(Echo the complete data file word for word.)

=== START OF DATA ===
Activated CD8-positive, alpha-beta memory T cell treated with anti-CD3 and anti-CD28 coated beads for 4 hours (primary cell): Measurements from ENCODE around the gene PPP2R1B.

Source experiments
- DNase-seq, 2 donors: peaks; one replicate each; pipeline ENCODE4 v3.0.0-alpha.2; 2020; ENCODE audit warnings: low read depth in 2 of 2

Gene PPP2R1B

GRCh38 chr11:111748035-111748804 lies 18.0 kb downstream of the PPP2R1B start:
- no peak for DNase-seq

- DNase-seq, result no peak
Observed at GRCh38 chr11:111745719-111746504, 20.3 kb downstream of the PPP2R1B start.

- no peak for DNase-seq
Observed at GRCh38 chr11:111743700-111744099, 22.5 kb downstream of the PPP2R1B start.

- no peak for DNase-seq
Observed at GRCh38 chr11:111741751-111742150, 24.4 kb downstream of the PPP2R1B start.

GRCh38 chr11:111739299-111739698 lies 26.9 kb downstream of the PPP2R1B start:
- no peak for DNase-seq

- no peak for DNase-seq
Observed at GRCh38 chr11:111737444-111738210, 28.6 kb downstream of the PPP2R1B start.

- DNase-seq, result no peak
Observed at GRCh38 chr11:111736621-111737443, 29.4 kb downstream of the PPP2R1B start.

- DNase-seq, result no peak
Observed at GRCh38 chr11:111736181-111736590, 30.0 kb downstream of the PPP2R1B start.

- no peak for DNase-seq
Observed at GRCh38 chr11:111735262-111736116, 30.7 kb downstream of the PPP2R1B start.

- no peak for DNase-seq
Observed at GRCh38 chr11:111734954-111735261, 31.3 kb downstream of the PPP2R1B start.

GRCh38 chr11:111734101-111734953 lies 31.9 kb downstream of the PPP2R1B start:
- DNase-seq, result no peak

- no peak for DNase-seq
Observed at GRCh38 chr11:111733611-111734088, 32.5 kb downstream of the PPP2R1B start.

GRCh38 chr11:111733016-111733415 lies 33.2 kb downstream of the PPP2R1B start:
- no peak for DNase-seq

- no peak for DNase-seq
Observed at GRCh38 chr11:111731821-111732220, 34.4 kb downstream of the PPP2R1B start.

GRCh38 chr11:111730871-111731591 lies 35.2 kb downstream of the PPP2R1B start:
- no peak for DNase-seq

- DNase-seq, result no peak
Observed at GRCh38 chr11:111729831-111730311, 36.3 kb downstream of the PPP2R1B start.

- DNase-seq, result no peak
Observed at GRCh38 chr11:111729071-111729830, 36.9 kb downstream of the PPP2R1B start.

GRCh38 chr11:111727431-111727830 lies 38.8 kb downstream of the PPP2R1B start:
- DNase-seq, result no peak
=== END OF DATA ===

Activated CD8-positive, alpha-beta memory T cell treated with anti-CD3 and anti-CD28 coated beads for 4 hours (primary cell): Measurements from ENCODE around the gene PPP2R1B.

Source experiments
- DNase-seq, 2 donors: peaks; one replicate each; pipeline ENCODE4 v3.0.0-alpha.2; 2020; ENCODE audit warnings: low read depth in 2 of 2

Gene PPP2R1B

GRCh38 chr11:111748035-111748804 lies 18.0 kb downstream of the PPP2R1B start:
- no peak for DNase-seq

- DNase-seq, result no peak
Observed at GRCh38 chr11:111745719-111746504, 20.3 kb downstream of the PPP2R1B start.

- no peak for DNase-seq
Observed at GRCh38 chr11:111743700-111744099, 22.5 kb downstream of the PPP2R1B start.

- no peak for DNase-seq
Observed at GRCh38 chr11:111741751-111742150, 24.4 kb downstream of the PPP2R1B start.

GRCh38 chr11:111739299-111739698 lies 26.9 kb downstream of the PPP2R1B start:
- no peak for DNase-seq

- no peak for DNase-seq
Observed at GRCh38 chr11:111737444-111738210, 28.6 kb downstream of the PPP2R1B start.

- DNase-seq, result no peak
Observed at GRCh38 chr11:111736621-111737443, 29.4 kb downstream of the PPP2R1B start.

- DNase-seq, result no peak
Observed at GRCh38 chr11:111736181-111736590, 30.0 kb downstream of the PPP2R1B start.

- no peak for DNase-seq
Observed at GRCh38 chr11:111735262-111736116, 30.7 kb downstream of the PPP2R1B start.

- no peak for DNase-seq
Observed at GRCh38 chr11:111734954-111735261, 31.3 kb downstream of the PPP2R1B start.

GRCh38 chr11:111734101-111734953 lies 31.9 kb downstream of the PPP2R1B start:
- DNase-seq, result no peak

- no peak for DNase-seq
Observed at GRCh38 chr11:111733611-111734088, 32.5 kb downstream of the PPP2R1B start.

GRCh38 chr11:111733016-111733415 lies 33.2 kb downstream of the PPP2R1B start:
- no peak for DNase-seq

- no peak for DNase-seq
Observed at GRCh38 chr11:111731821-111732220, 34.4 kb downstream of the PPP2R1B start.

GRCh38 chr11:111730871-111731591 lies 35.2 kb downstream of the PPP2R1B start:
- no peak for DNase-seq

- DNase-seq, result no peak
Observed at GRCh38 chr11:111729831-111730311, 36.3 kb downstream of the PPP2R1B start.

- DNase-seq, result no peak
Observed at GRCh38 chr11:111729071-111729830, 36.9 kb downstream of the PPP2R1B start.

GRCh38 chr11:111727431-111727830 lies 38.8 kb downstream of the PPP2R1B start:
- DNase-seq, result no peak